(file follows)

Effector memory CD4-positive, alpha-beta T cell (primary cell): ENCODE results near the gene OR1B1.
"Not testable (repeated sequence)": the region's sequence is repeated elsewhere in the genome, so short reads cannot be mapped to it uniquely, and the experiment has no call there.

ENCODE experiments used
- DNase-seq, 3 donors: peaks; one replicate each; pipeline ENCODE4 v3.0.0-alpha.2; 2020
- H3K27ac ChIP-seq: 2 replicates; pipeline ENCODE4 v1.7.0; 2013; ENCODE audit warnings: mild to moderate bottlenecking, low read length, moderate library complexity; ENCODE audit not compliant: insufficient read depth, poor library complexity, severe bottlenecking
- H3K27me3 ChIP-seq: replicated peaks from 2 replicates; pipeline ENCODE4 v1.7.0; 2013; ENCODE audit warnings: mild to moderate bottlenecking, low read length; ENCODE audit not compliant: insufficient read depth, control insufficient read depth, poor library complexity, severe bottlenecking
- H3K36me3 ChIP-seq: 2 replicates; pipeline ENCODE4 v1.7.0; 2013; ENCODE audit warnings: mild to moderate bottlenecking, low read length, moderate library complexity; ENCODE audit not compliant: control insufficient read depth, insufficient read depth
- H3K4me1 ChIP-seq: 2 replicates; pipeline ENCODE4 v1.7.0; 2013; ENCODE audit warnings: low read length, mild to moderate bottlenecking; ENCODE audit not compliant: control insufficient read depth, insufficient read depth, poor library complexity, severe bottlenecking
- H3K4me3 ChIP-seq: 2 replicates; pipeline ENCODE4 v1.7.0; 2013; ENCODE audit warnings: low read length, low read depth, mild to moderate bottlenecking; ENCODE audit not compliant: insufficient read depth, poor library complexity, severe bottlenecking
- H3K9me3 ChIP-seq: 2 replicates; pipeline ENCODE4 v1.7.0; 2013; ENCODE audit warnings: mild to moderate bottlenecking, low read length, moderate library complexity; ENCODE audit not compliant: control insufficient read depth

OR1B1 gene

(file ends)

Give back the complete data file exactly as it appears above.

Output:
Effector memory CD4-positive, alpha-beta T cell (primary cell): ENCODE results near the gene OR1B1.
"Not testable (repeated sequence)": the region's sequence is repeated elsewhere in the genome, so short reads cannot be mapped to it uniquely, and the experiment has no call there.

ENCODE experiments used
- DNase-seq, 3 donors: peaks; one replicate each; pipeline ENCODE4 v3.0.0-alpha.2; 2020
- H3K27ac ChIP-seq: 2 replicates; pipeline ENCODE4 v1.7.0; 2013; ENCODE audit warnings: mild to moderate bottlenecking, low read length, moderate library complexity; ENCODE audit not compliant: insufficient read depth, poor library complexity, severe bottlenecking
- H3K27me3 ChIP-seq: replicated peaks from 2 replicates; pipeline ENCODE4 v1.7.0; 2013; ENCODE audit warnings: mild to moderate bottlenecking, low read length; ENCODE audit not compliant: insufficient read depth, control insufficient read depth, poor library complexity, severe bottlenecking
- H3K36me3 ChIP-seq: 2 replicates; pipeline ENCODE4 v1.7.0; 2013; ENCODE audit warnings: mild to moderate bottlenecking, low read length, moderate library complexity; ENCODE audit not compliant: control insufficient read depth, insufficient read depth
- H3K4me1 ChIP-seq: 2 replicates; pipeline ENCODE4 v1.7.0; 2013; ENCODE audit warnings: low read length, mild to moderate bottlenecking; ENCODE audit not compliant: control insufficient read depth, insufficient read depth, poor library complexity, severe bottlenecking
- H3K4me3 ChIP-seq: 2 replicates; pipeline ENCODE4 v1.7.0; 2013; ENCODE audit warnings: low read length, low read depth, mild to moderate bottlenecking; ENCODE audit not compliant: insufficient read depth, poor library complexity, severe bottlenecking
- H3K9me3 ChIP-seq: 2 replicates; pipeline ENCODE4 v1.7.0; 2013; ENCODE audit warnings: mild to moderate bottlenecking, low read length, moderate library complexity; ENCODE audit not compliant: control insufficient read depth

OR1B1 gene